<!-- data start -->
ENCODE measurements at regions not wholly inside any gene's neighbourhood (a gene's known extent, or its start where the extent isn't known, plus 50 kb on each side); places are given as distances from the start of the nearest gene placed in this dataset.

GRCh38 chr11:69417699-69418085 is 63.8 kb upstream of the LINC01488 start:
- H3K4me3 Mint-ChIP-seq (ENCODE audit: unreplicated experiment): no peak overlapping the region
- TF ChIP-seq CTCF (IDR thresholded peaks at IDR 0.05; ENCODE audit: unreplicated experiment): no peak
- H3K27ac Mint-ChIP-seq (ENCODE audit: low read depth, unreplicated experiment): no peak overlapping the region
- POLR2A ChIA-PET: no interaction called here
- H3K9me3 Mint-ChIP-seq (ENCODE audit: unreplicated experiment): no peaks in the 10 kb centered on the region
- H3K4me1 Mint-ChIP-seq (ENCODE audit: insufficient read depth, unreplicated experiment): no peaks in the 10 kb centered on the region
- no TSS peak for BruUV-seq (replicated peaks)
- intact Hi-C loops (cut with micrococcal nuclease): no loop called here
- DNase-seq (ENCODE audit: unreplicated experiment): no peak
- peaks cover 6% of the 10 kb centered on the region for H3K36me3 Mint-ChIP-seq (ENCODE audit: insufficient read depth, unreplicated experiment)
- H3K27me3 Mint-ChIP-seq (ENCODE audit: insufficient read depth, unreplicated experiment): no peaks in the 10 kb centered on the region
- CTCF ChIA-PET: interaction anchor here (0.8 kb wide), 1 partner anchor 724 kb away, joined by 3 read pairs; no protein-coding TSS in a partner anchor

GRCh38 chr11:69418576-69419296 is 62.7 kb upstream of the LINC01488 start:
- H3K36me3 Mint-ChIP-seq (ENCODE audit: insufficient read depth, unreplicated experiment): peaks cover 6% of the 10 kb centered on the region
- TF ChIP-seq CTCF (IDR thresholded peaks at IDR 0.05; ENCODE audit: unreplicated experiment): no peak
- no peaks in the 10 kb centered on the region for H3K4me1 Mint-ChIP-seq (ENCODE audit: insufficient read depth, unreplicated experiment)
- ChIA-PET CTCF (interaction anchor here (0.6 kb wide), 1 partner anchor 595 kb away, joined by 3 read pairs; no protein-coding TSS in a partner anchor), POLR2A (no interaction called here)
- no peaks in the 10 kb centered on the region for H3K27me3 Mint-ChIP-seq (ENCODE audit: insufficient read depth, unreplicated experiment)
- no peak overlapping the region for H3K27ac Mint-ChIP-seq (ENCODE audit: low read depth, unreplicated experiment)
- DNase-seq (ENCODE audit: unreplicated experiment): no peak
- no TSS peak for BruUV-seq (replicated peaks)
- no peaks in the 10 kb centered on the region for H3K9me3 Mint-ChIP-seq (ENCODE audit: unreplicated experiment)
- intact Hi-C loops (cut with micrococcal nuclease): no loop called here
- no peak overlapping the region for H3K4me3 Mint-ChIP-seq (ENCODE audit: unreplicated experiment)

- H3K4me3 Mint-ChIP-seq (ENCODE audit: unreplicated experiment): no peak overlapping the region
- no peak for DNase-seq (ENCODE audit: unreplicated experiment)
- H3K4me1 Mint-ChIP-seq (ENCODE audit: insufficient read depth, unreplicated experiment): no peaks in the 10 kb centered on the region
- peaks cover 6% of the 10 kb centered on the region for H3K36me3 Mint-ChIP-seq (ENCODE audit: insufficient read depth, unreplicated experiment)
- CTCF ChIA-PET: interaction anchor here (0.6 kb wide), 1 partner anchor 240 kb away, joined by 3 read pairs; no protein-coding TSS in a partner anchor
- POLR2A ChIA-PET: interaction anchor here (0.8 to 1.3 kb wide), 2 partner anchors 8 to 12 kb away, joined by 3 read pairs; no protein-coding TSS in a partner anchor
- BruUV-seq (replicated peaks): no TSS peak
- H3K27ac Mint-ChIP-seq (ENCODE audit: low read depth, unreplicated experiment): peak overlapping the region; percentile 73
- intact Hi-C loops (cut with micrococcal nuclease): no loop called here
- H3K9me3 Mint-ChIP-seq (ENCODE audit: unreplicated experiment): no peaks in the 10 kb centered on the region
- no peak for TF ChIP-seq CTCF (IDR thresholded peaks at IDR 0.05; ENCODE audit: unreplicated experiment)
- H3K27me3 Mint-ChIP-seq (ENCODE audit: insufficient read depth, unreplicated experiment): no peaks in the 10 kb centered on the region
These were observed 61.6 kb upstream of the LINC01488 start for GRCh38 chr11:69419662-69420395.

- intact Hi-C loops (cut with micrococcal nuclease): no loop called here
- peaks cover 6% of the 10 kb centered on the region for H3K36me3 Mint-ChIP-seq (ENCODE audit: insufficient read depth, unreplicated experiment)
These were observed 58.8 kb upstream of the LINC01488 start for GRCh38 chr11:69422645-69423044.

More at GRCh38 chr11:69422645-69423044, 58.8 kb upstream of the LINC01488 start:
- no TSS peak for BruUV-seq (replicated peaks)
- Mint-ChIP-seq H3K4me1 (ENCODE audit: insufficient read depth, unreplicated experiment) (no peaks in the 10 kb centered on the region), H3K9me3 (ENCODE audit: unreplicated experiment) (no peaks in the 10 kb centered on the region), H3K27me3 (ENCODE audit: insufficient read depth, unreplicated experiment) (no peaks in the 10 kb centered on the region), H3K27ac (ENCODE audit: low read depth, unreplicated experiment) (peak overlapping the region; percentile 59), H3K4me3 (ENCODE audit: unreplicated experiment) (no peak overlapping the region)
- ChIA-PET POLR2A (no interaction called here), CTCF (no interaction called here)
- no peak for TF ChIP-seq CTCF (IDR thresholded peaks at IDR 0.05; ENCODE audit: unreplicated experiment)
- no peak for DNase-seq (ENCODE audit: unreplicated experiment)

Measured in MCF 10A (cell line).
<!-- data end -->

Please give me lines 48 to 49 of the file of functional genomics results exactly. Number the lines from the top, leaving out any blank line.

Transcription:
- no peak for DNase-seq (ENCODE audit: unreplicated experiment)

Measured in MCF 10A (cell line).